When that kind of seeing happens, and when that kind of joy is spawned, everyone had better watch out, because people come to life and souls are resurrected and the world gets redeemed and parties break out because there is something to celebrate.

The Season to Be Seen

Why is the tagline of the Christmas season, “Joy to the world?”

Because it is the time of year in which humanity celebrates being seen. Because in an ancient religious tradition it is believed God showed up in a manger—right here in the mess of this world with us—and put on eyeballs. Not so he could look at us. So he could see us. So enamored of the world  that his greatest joy was to come, to see, to en-joy.

In October, I heard Bob Goff speak. He began by walking out onto the center of the stage, holding his hands above his head, palms open to the crowd, and exclaiming, “It is good to see you!” He then added, “I say that on purpose. I didn’t say it is good to meet you. I said it is good to see you.” During this holiday season, people celebrate a God who decided to take center stage and to proclaim, “It is good to see you!”

Joy to the world, indeed.

Perhaps this holiday season, as we’re standing in the checkout line, we can remember there is no inherent joy in the thing we are purchasing. But there is joy in a tired, over-worked cashier who is finally seen, who is given back the gift of their dignity with an attentive gaze and a few grateful words.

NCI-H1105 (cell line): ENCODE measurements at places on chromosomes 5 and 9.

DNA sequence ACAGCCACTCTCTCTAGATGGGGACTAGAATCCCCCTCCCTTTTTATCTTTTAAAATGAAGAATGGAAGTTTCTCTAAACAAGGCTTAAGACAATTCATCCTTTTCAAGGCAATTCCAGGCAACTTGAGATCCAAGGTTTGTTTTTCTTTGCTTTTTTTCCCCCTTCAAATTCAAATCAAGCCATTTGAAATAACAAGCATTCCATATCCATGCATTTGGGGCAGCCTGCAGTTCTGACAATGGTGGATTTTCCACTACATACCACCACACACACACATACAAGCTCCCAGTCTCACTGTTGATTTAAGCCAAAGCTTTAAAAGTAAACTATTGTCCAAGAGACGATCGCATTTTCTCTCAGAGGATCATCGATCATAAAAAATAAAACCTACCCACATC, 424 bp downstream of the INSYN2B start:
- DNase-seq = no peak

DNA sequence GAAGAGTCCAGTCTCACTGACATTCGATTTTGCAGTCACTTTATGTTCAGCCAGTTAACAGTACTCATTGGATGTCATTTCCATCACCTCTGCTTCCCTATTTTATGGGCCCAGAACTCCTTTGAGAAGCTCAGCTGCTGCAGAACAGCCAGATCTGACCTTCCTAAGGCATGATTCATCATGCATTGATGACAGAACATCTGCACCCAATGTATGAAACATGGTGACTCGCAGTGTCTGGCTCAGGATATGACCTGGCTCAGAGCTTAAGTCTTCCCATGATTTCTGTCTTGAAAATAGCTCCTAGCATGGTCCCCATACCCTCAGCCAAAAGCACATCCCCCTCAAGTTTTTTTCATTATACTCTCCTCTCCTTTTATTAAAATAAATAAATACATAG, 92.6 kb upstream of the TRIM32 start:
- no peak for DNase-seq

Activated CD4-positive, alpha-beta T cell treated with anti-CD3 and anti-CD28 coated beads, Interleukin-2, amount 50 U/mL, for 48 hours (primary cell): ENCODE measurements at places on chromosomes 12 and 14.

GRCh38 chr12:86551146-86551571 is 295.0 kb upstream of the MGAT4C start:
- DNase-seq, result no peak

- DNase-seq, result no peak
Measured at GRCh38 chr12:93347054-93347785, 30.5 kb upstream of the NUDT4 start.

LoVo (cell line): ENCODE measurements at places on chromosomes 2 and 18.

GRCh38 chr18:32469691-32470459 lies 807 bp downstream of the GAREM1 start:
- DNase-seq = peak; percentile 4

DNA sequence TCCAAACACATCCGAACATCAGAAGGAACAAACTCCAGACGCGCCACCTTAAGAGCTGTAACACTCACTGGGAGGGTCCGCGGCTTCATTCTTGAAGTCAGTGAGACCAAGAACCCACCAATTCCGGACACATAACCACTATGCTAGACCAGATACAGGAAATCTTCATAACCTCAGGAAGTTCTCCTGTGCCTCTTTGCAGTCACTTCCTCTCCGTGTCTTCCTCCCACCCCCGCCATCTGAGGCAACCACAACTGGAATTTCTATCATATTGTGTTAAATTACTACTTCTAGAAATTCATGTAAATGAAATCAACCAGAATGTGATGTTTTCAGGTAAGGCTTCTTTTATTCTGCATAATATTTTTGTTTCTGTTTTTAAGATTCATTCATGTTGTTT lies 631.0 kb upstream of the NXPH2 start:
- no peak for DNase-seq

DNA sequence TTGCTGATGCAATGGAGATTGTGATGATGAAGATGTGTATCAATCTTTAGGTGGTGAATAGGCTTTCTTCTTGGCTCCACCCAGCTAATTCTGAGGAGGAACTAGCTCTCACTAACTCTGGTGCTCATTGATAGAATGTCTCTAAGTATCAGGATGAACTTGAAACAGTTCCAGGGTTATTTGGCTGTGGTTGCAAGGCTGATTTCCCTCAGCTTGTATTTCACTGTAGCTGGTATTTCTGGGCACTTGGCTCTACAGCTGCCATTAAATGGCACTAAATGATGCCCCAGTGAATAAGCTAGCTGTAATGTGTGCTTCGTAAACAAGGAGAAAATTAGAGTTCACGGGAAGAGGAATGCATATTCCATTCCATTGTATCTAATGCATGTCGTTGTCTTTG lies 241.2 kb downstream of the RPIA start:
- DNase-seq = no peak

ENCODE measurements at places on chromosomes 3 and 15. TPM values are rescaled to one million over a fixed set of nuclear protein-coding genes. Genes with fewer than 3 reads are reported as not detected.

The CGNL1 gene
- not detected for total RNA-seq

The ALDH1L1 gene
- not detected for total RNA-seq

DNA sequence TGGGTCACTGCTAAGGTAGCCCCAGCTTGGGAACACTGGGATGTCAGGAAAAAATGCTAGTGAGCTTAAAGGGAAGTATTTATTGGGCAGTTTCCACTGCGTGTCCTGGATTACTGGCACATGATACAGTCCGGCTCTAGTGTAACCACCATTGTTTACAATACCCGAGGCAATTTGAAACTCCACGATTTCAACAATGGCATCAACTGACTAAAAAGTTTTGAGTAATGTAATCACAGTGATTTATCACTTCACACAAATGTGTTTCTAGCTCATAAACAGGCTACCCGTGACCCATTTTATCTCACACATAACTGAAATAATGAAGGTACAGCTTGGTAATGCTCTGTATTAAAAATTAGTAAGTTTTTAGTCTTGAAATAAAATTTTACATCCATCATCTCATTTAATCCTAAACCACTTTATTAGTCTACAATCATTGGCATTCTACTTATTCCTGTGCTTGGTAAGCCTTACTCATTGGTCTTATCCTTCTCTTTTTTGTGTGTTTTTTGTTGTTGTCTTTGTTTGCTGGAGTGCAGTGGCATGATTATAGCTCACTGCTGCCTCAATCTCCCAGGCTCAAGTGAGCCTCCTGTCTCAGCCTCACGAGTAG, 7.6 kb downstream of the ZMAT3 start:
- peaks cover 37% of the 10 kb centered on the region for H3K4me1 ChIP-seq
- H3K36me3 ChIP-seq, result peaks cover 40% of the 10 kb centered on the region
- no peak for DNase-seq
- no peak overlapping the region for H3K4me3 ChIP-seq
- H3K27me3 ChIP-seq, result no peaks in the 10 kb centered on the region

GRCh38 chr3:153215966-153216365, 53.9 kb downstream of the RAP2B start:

I see you and you matter to me.

I think a world exchanging that kind of gift this month would tremble with a joy that lasts longer than a season.

Question: Which holiday traditions help you to see people? Which ones don’t? You can leave a comment by clicking here.

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Disclaimer: This post is not professional advice. It should be read as you would read a “self-help” book. For professional and customized advice, you should seek the services of a counselor, who can become more intimately familiar with your specific situation. Counselors can be located through your insurance network or through your state psychological association.

Kelly is a licensed clinical psychologist and co-founder of Artisan Clinical Associates in Naperville, IL. He is also a writer and blogs regularly about the redemption of our personal, relational, and communal lives. Kelly is married, has three children, and enjoys learning from them how to be a kid again. You can find him on Facebook, Twitter, and Google+.

Please note: I reserve the right to delete comments that are offensive or off-topic.

  • Jack D

    An “ancient religious tradition”? Makes it sound like it isn’t believed or practiced anymore?